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  1. says

    This is such a good read. I’m a Montessori teacher and soon-to-be-mom and I was thinking along the same lines–my parenting approach pretty much the same as my teaching approach. But I keep thinking that I get the children in my classes for at least 3 hours a day–I wonder how I’d fare if I have to do this 24/7 with my baby. Here’s to hoping we can manage. :)

    Mars M.

    • Tazz says

      don’t worry! If you’re a conscious parent, you’ll be fine. I teach elementary and now have a baby of my own. I find that I treat him the way I do my students. You really can;t change who you are, and if you’re a fantastic teacher, then you’ll be a fantastic mother too. esp when teaching is something you cannot fake. It has to come from the heart :)

  2. Tazz says

    As an elementary school teacher, I was shocked but not surprised to see some of my kids didnt know how to do basic things, like putting their stuff away or cleaning after themselves. This is due to parents coddling and not allowing them to do it for themselves (‘he’s too little/she’s too small for that/oh that seem’s hard’ etc). I believe in letting the children try, even if it seems difficult. Basic stuff like arranging their stuff, putting them away, being respectful to others is something they can all learn and start doing. The look in their faces when they realise they can do something is always something I love to see!

    • Cheryll P says

      It’s not always coddling, although that is certainly one cause – one giant challenge I see in my own home is that my husband prefers things cleaned up or put away a certain way – and my almost-3 year old simply cannot always remember the complicated system or do it quickly enough, so he gets removed from the opportunity and cleaning happens magically after he’s in bed. Then, when he’s away from home and the toys or bins are different – even the system he thought he sort-of knew fails to make sense, too. We parents need to be patient, provide many different ways to show what constitutes success in tasks, and allow for mistakes and corrections. Likewise, we need to check out what happens in the classroom or elsewhere and try to draw connections, not boundaries. Patience and flexibility are so useful in cultivating problem-solving.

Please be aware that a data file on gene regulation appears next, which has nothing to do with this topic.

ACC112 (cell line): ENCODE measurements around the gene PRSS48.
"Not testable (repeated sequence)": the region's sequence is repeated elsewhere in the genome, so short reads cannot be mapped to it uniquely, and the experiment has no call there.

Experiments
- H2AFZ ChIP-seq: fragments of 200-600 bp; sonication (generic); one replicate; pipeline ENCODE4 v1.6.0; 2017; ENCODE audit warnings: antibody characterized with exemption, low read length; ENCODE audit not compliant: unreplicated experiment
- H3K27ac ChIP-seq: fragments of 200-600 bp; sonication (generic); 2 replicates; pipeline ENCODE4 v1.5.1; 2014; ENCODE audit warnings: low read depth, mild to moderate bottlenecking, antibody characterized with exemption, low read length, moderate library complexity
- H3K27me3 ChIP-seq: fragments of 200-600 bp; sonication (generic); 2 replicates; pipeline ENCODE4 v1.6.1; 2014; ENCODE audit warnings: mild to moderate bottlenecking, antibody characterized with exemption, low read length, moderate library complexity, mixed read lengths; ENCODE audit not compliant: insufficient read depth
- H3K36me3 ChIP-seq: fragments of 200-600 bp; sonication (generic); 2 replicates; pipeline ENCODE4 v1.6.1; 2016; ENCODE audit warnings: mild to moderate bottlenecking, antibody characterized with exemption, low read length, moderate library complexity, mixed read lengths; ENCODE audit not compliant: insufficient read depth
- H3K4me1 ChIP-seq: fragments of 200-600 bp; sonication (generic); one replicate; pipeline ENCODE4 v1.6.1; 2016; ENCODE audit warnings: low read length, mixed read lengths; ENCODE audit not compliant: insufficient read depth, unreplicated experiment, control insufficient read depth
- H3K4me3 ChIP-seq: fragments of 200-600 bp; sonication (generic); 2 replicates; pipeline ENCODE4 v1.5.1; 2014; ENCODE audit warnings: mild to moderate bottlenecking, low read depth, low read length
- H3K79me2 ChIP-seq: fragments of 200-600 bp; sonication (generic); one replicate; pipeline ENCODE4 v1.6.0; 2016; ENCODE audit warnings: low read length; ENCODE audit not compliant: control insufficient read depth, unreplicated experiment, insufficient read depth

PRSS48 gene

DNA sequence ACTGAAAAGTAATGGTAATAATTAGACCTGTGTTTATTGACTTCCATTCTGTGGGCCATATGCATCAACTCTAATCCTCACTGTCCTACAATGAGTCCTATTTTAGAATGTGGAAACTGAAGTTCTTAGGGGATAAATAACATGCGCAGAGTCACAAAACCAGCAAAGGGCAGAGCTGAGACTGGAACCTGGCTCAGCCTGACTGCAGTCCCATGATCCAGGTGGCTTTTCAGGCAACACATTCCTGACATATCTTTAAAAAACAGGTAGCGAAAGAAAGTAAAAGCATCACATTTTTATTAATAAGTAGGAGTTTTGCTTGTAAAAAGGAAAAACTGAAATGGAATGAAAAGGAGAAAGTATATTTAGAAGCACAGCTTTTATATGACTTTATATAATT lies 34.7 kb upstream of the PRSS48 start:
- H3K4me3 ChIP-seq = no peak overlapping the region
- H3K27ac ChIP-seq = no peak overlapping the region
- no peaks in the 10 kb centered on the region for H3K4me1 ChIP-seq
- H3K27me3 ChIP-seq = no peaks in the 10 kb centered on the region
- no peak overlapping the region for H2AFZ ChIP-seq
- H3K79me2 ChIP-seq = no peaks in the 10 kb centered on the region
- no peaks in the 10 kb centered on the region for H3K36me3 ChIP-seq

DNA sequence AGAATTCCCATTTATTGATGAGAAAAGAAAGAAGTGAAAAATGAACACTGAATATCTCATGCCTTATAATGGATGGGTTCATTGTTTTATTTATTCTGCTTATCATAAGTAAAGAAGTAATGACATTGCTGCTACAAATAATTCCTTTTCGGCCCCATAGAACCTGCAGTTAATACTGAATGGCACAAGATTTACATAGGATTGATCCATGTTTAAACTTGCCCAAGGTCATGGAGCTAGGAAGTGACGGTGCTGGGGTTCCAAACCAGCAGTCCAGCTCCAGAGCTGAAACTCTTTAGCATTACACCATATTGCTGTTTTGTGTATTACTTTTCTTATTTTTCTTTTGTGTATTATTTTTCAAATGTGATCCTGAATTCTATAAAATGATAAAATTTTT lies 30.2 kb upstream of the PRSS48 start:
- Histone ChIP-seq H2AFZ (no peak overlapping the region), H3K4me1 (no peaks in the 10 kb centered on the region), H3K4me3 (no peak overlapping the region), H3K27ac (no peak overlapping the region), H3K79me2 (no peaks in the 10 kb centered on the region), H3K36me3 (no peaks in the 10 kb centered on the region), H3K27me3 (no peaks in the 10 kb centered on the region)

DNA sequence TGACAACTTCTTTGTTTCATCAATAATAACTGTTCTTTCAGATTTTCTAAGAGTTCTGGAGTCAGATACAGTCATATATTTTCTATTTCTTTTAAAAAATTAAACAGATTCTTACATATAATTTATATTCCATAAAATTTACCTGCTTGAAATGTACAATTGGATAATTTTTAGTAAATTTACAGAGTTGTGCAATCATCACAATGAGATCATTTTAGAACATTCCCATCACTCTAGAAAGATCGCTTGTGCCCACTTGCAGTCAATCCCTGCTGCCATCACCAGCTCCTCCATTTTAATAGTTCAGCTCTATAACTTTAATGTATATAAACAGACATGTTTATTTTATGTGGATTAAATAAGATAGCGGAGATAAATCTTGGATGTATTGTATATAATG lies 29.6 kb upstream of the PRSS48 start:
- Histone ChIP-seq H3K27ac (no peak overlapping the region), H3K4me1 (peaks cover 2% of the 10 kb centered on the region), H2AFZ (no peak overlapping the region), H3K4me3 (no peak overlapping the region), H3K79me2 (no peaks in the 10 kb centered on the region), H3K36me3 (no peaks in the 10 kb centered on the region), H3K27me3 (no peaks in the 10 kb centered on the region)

• Jevemor says

      I fully agree. I had to teach my daughter to be independent from a very early age, mainly out of necessity, because I am disabled. She started walking at 9 months, and I hardly carried her around after that. (Kind of wish I could have..) but it made me realize that she could do anything, if given the opportunity. By the time she was speaking, she spoke with good manners..She was dressing herself, and putting dirty clothes in hamper. It may seem strict to some that I have her set places at the table, and clear her plate when she’s finished…but these are all skills that need to be taught early, otherwise it’s hell to pay to try to backtrack and “fix” things you didn’t teach them. She just turned five, yet I hardly ever remember having to seriously discipline her, because she knew her limits and my expectations. She testing the limits a bit now, but I’m glad to only have ONE area to work on, rather than a rowdy, disrespectful child, starting from step one.